Image by Alexander Gresbek from Pixabay

We can’t expect everyone to react to vaccines exactly the same way. Depending on one’s age, sex, and health status, the efficacy and safety profile of vaccines can differ by a wide margin. Thus, even though approved or authorized vaccines are safe and effective for the vast majority, there are and will always be statistical outliers.

Speaking of outliers, there’s no better time than a pandemic to identify them. As mass vaccination against the coronavirus disease 2019 (Covid-19) is going on, many reports of vaccine adverse reactions have surfaced. But note that such reports represent the tiny minority. The Covid-19…

A concise update of what’s going on and what it would take to convince everyone.

Image by

Everyone wants an answer to the origin of severe acute respiratory syndrome coronavirus 2 (SARS-CoV-2), the culprit behind the coronavirus disease 2019 (Covid-19) pandemic. It’s not just a want but a need as well. We need to know; otherwise, we may be repeating the same mistakes and playing dice roll.

Without knowing how a pathogen of pandemic potential came to be, we won’t know how to stop the next one. Sure, we can take more stringent precautions, but we won’t know if they are the correct ones to take. …

Topics discussed include acute Covid-19, long-COVID, MIS-C, anaphylaxis, Shoenfeld’s syndrome, ITP, myocarditis, VITT, societal factors, and X-factor.

Medical photo created by

While I won’t hesitate to get the Covid-19 vaccine when my turn comes, my parent is anxious about it (even though I’m already 21). Other parents probably feel the same way. After all, we can’t help but wonder if it’s really necessary to inject a bioactive substance into our body — much more into our child’s body — when there might be no need for it. But others may feel relieved, knowing that their child can return to some level of normalcy after getting vaccinated.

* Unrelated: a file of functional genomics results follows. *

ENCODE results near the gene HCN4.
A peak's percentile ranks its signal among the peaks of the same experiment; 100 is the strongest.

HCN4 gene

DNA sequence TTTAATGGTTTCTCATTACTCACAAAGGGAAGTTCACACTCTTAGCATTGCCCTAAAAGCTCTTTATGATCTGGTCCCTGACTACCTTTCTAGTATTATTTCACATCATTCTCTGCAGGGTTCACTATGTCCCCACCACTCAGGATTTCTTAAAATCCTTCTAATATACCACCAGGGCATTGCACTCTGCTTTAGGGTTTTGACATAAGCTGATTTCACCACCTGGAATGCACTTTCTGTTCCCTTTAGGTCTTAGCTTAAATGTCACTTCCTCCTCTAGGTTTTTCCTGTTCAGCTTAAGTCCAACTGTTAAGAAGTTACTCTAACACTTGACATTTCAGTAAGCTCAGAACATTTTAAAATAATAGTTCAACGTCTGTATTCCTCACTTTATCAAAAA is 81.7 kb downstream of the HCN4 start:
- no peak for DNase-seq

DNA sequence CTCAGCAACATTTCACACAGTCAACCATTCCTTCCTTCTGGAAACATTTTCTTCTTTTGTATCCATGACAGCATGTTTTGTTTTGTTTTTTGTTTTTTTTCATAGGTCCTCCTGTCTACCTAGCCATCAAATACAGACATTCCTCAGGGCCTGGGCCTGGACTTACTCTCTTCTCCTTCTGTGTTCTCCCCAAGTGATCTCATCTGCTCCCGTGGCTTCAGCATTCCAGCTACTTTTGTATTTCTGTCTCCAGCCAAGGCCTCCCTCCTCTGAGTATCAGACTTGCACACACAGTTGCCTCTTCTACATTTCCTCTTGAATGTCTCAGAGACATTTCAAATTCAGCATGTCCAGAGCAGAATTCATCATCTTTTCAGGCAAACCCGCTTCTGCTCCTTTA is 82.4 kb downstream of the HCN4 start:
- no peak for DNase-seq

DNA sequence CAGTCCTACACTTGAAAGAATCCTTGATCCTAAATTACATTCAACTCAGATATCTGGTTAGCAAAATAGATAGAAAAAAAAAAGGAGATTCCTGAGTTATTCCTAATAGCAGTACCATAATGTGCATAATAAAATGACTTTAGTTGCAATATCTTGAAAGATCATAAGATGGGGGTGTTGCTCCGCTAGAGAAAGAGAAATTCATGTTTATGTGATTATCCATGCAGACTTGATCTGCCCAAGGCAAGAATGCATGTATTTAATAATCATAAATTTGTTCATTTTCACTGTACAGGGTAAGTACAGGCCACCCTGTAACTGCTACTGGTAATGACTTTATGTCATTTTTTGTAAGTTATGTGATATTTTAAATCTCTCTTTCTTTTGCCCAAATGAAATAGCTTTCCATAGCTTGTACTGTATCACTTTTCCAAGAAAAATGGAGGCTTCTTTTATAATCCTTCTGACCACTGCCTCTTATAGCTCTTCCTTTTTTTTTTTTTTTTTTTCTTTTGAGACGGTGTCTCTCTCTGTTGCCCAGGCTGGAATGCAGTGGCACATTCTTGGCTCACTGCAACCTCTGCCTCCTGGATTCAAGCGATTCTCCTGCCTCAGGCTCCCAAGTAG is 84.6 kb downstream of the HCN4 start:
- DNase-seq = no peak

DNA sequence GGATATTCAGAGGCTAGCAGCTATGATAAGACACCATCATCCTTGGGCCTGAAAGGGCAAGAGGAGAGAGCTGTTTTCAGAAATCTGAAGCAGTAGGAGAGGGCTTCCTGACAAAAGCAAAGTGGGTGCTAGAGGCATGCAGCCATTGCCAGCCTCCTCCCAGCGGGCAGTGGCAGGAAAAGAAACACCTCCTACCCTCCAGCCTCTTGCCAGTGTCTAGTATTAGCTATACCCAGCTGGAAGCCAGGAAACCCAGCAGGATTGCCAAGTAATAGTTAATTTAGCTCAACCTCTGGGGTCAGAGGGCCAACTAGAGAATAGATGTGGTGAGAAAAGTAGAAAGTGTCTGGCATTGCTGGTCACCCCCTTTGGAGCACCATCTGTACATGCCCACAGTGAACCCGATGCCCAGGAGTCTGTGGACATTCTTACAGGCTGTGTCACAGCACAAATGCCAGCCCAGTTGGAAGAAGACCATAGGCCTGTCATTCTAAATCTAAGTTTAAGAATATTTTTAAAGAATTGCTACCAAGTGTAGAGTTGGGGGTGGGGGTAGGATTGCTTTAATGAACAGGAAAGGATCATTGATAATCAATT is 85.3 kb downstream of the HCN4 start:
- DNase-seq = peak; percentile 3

In May 2021, the U.S. Food and Drug Administration (FDA) has issued an emergency use…

A newsletter providing a short account of the articles published in the past month.

The lab-leak hypothesis of Covid-19 has been the hot topic during the past month, appearing across almost every news outlet. For example, here’s one from April I wrote that summarizes the 120-page WHO-China report and discusses the current knowledge and, more crucially, the next steps forward. But I digress. As usual, here’s a short note of the articles (friend linked) that Microbial Instincts or I covered in May that I hope will keep you more scientifically informed.

Coronavirus vaccine

  1. Why Vaccine Boosters May Not Solve the Mutating Coronavirus Problem: With the coronavirus (SARS-CoV-2) spreading far and wide, mutations will happen. Some mutations…

We got it wrong with cholera, measles, tuberculosis, and SARS-CoV-2

Source: iStock/exdez

How an infectious disease spreads from one person to another is a question so vital that if we get it wrong, we will fail to control its spread and may even make it worse than it has to be.

During the 19th century in London, people believed that miasma (‘bad air’) spread cholera, a diarrheal bacterial disease. So, stinky sewers were dumped into the Thames River, a major source of drinking water. This move ended up killing far more people, as in fact cholera spreads via contaminated food and water.

We have made similar mistakes with measles and tuberculosis, which…

Shin Jie Yong